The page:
Geoff Cox’s guide to new DVD releases (24.08.11)

WITH social networking sites becoming more prevalent, films surrounding them have increased.

We all know about Oscar-winning The Social Network and while it’s not quite in the same league, TRUST (15: Lionsgate) is worth following.

It’s directed by former Friends star David Schwimmer and despite a tendency towards melodrama, is one of the best of the genre so far.

Clive Owen and Catherine Keener play the parents of a typically sullen and introvert 14-year-old (a convincing performance by Liana Liberato).

Mum and dad are unaware that she has an online boyfriend – her first – who claims to be a high school hunk who’s only slightly older than her.

But when they meet surreptitiously down the local shopping mall, she discovers he isn’t.

Yet his flesh-crawling flattery is persuasive and as he’s attentive enough to turn the teen’s head, you just know it’s going to end in tears.

Trust is a thought-provoking film about online sexual predators and while it may not change your life, it may make you wonder what your child is up to on that computer and just who he or she is ‘talking’ to.

> The fourth instalment of the Scream franchise arrives after a 12-year break, but there’s little originality or daring.

Although characters in SCRE4M (15: Entertainment In Video) keep mentioning the trendy term “reboot”, it’s really just a rehash.

Neve Campbell’s regular survivor in these slasher movie parodies is now a boring adult on a tour to promote her self-help book.

This brings her back to suburban Woodsboro where Courtney Cox’s reporter and David Arquette’s sheriff still live.

As expected, a new generation of high schoolers get sucked into the latest killing spree by a Ghostface-masked psycho, the mystery of whose identity props up a repetitive plot.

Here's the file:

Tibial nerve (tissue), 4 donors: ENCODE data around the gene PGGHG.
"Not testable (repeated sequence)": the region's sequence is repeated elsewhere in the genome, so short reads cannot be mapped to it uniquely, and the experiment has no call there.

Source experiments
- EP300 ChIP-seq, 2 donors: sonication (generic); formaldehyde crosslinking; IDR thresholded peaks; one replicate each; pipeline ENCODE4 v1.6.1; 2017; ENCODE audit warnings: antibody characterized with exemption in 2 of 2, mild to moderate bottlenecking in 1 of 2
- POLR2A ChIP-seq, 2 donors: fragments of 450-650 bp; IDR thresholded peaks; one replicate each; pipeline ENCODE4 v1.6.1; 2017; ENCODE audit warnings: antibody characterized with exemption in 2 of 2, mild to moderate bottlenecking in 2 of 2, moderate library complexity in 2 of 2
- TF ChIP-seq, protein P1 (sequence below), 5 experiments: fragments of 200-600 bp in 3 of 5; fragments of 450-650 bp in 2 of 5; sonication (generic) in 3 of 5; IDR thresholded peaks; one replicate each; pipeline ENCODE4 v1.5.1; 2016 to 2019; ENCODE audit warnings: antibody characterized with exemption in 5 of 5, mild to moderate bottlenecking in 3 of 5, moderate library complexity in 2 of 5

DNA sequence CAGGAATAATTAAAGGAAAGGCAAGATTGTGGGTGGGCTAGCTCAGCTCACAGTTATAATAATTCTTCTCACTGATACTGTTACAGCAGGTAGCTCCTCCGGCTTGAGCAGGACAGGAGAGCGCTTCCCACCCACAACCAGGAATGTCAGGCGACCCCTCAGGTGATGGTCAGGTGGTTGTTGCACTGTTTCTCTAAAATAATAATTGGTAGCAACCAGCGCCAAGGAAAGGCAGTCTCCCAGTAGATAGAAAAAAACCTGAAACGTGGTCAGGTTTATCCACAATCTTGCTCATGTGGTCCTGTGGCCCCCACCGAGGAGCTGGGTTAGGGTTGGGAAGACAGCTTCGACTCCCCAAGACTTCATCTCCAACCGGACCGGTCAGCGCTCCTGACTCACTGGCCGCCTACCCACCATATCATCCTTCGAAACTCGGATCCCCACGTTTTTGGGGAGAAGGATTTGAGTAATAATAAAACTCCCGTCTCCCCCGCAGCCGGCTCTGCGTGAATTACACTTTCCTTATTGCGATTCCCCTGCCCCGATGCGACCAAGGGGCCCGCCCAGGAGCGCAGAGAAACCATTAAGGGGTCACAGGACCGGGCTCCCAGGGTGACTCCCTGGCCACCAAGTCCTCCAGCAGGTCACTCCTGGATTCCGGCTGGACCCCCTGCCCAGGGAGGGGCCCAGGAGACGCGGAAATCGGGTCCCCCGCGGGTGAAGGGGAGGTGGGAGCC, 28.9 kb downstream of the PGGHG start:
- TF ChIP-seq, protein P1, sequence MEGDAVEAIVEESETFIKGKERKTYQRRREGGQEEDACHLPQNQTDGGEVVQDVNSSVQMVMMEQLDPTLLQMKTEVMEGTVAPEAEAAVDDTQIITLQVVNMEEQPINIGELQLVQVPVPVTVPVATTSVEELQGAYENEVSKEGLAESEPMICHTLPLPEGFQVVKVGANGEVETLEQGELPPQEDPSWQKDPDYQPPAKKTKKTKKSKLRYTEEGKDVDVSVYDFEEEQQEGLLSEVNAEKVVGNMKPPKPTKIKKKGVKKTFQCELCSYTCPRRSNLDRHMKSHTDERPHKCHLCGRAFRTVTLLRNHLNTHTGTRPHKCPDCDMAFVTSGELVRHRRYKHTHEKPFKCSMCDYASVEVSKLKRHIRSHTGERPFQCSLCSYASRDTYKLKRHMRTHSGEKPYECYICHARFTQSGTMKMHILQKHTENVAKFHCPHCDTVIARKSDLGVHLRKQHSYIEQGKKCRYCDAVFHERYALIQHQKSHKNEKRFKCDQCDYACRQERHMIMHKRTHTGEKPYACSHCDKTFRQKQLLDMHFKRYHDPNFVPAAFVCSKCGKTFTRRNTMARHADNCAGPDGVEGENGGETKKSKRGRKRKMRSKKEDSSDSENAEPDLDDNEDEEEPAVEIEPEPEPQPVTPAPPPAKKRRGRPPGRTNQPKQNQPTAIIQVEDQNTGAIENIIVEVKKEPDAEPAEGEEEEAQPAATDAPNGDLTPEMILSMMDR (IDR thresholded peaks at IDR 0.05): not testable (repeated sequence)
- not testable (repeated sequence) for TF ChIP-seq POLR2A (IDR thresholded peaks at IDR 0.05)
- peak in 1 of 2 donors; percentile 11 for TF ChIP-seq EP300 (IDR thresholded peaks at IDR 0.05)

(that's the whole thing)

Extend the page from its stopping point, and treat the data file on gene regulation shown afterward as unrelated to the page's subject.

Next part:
The obligatory geeks, including Rory Culkin, provide commentary on recent genre developments, but despite more blood, coarser language and references to internet fame, it’s much the same as before.

> The late, great Pete Postlethwaite makes his final screen appearance in KILLING BONO (15: Paramount), an uneven adaptation of a best-selling memoir by music journalist Neil McCormick (played by Ben Barnes).

He and his brother struggled to launch a music career in the ‘80s while their school pal Paul Hewson renamed himself Bono and became one of pop’s true megastars.

Unfortunately, director Nick Hamm, working from a script co-written by Dick Clement and Ian La Frenais, can’t decide whether he’s aiming for knockabout comedy or bitter-sweet reminiscence.

Robert Sheehan is likeable as the much put-upon younger brother, but Barnes (Prince Caspian in the Narnia series) is never able to make the aspiring rock star sympathetic, with his own ego continually frustrating the siblings’ ambitions.

Having said that, there are some laughs and warm moments to enjoy, including an amusing turn from Peter Serafinowicz as the band’s vexed manager and Postlethwaite’s role as the boys’ flamboyantly camp landlord.

> I nominate SOMETHING BORROWED (12: Entertainment In Video) for an award – the world’s worst romantic comedy.

Even if you don’t agree, it must come perilously close.

Self-absorbed extrovert Darcy (Kate Hudson) and ‘nice girl’ introvert Rachel (Ginnifer Goodwin) have been best friends since childhood.

For years, Rachel has secretly had the hots for mutual friend Dex (Colin Egglesfield, who’s alarmingly a dead-ringer for a young Tom Cruise).

But it’s Darcy who’s about to take Dex up the aisle, despite the fact that the hapless hunk has feelings for Rachel.

Awkward, very predictable situations then ensue in director Luke Greenfield’s first feature since 2004’s The Girl Next Door.

With a running time of 112 minutes, it’s an overlong piece of nonsense that’s totally lacking in charm.

>BAFTA-nominated I AM SLAVE (15: High Fliers) is a powerful thriller about the brutality of the modern day slave trade and one woman’s fight to escape from it.

A film of jolting accuracy and real emotional clout, it’s based on the real-life experiences of young African girl Mende Nazer.

Twelve-year-old Malia is snatched from her father during a Muharaleen raid on their Sudanese village and sold into slavery to a woman in Khartoum.

After six years she is sent to London where her name is changed, her passport is removed and she’s living in fear of what might happen to her family if she tries to seek help.

> As you would expect from Denzel Washington and Forest Whitaker, there’s some great acting in Golden Globe-nominated drama THE GREAT DEBATERS (15: High Fliers), inspired by the true story of a temperamental coach who moulded the students of a small Texas college into one of the most formidable debating teams in the United States.

Related topics: